Celebrating the “Summer of 69” in upcoming cabaret

The Summer of 69: A Celebration of Woodstock is coming to Rider on Feb. 15 and Feb. 16 at 7:30 p.m. and on Feb. 17 at 2 p.m.

By Sierra McCoy

Attempting to capture the essence of the late 60s as a time period with more than just hippies, tie-dye colors and the merging of music genres, “Summer of 69: A Celebration of Woodstock,” a musical cabaret focused on the music and styles of the 60s, is coming to Rider.

     An article on History.com said, in search of an investment opportunity during that time, four men under the age of 27 – John Roberts, Joel Rosenman, Artie Kornfeld and Michael Lang – came up with the idea for the Woodstock Musical Festival, formally known as “An Aquarian Experience: 3 Days of Peace and Music.”

     With all the fighting and restlessness that occurred, the purpose of Woodstock was to give people a musical escape for peace and unity and resultantly became a major icon in pop culture.

     History.com also said that, what was initially expected to be a crowd of 50,000, quickly doubled to 100,000 as people camped out for the event on Aug. 13, 1969 – two days before it even began. By the arrival day of the festival, the crowd grew to 500,000 attendees. The article continued, “It’s widely reported eight women experienced miscarriages. One teenager died after being run over by a tractor. Another person died a drug-related death. It’s estimated there were no more than a dozen police officers to keep an eye on 500,000 people.”

     After switching from venue to venue, the decision to have the concert on a dairy farm in Bethel, New York came about when Max Yasgur, a 49-year-old farmer, offered up part of his property. The concert became free for the audience when it became obvious that preparations for ticket booths and fences would not be ready in time, especially since the gates were already being knocked down by the stampede of people. There was also a free food kitchen, a playground for children and a tent to help anyone who became ill. 

     Despite the chaos with the crowds, apparent inclement weather and combative time, Woodstock was successful and its legacy is coming to Rider’s stage.

     Producing artistic director of the professional summer theater The Forestburgh Playhouse, Franklin Trapp is directing “Summer of 69: A Celebration of Woodstock.” Trapp has been directing for the past six to seven years, five of which have been at the playhouse, located in Forestburgh, New York in the Sullivan Catskills.

     Trapp said it was appropriate that Rider will be performing the cabaret at this time, being that it is the 50th anniversary of Woodstock. 

     “We are going to present a big variety of the music that was performed at Woodstock and also show a lot of the really important themes that are still relevant today,” Trapp said.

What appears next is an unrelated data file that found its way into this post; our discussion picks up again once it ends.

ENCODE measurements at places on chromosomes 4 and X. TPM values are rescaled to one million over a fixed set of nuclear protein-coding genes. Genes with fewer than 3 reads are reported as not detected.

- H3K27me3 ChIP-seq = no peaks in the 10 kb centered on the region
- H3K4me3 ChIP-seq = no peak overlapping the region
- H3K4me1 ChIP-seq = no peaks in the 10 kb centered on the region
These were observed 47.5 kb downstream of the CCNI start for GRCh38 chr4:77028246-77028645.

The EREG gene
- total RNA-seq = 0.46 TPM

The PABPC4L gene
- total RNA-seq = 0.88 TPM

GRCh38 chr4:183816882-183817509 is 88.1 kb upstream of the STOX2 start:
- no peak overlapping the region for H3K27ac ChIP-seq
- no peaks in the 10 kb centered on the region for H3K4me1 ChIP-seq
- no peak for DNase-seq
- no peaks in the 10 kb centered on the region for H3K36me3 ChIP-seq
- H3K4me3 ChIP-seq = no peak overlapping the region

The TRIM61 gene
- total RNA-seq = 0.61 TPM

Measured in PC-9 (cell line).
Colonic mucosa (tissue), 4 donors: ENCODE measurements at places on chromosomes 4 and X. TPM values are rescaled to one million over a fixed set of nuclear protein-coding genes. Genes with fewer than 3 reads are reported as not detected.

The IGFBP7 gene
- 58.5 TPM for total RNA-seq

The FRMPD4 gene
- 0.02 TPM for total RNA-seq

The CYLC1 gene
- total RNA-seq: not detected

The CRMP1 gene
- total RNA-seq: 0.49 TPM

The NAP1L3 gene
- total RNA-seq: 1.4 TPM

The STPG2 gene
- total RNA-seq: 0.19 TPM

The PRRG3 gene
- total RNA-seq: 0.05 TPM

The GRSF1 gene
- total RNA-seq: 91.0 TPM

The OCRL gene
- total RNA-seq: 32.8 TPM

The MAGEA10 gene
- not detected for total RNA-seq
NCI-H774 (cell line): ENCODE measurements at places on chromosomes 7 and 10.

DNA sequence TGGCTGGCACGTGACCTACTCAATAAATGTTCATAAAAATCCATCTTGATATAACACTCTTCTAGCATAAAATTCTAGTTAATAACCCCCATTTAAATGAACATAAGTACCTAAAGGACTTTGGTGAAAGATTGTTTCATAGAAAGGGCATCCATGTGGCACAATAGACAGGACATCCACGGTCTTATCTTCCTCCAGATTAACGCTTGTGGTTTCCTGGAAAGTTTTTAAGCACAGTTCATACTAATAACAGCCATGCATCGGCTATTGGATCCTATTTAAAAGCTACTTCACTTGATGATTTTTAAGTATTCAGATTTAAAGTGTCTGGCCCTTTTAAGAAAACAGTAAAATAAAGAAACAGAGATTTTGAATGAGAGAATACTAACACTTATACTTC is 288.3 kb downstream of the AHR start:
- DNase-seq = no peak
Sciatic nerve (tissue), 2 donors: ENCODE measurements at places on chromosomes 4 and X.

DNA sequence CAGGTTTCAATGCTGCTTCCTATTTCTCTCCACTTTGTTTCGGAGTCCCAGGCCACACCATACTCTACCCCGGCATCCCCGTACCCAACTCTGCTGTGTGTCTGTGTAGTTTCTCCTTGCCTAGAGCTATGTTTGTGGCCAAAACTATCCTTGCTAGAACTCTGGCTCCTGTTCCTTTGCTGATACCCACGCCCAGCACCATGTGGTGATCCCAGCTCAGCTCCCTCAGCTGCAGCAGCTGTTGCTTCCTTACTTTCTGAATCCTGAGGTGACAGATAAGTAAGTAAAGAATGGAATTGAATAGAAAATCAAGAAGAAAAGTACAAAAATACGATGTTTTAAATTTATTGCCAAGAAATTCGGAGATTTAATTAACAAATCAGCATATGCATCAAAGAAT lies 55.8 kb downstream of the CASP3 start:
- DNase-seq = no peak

The audience can look forward to an incredible, refreshing trip down the playlist of Woodstock, including instrumental performances.

     “People will be amazed to see the connections between 1969 and today, why events like Woodstock are important and why music feeds our souls and helps create change,” Trapp said. 

     Senior musical theater major McKenna Woodlan is one of the performers in the musical. Outside of Rider, Woodlan is no stranger to the world of music and dance. Her mom owns a dance studio in her home state of Texas.

     “I’ve been dancing my entire life and I love to dance, but something was always missing,” Woodlan said. 

     When she was 7-years-old, Woodlan was cast as the fork in “Beauty and the Beast” and that was when she knew musical theater was for her. She was very excited for the Woodstock performance given all it has to offer her. 

     “It’s an attempt to actually celebrate who they were, and not economize on what they looked like,” Woodlan said. “You see the groovy hippie costumes and we all have this view of this time period, but what we’re trying to do is really give an authentic experience to what it might have been like to be one of those people.” 

     The performers’ outfits will be inspired by the year of 1969, but a lot of the students will be wearing their own clothing and jewelry, with the goal of putting themselves into the show.             

     “We want the students’ personalities to shine through,” Trapp said. “We don’t want their costumes to cover up the people, we want the people to be highlighted.” 

     The event will feature music by Jefferson Airplane, The Who, Jimi Hendrix, Janis Joplin and more.

      “Summer of 69: A Celebration of Woodstock” is free admission and will take place in the Spitz Theatre on Feb. 15 and Feb. 16, both at 7:30 p.m., as well as on Feb. 17 at 2 p.m. 

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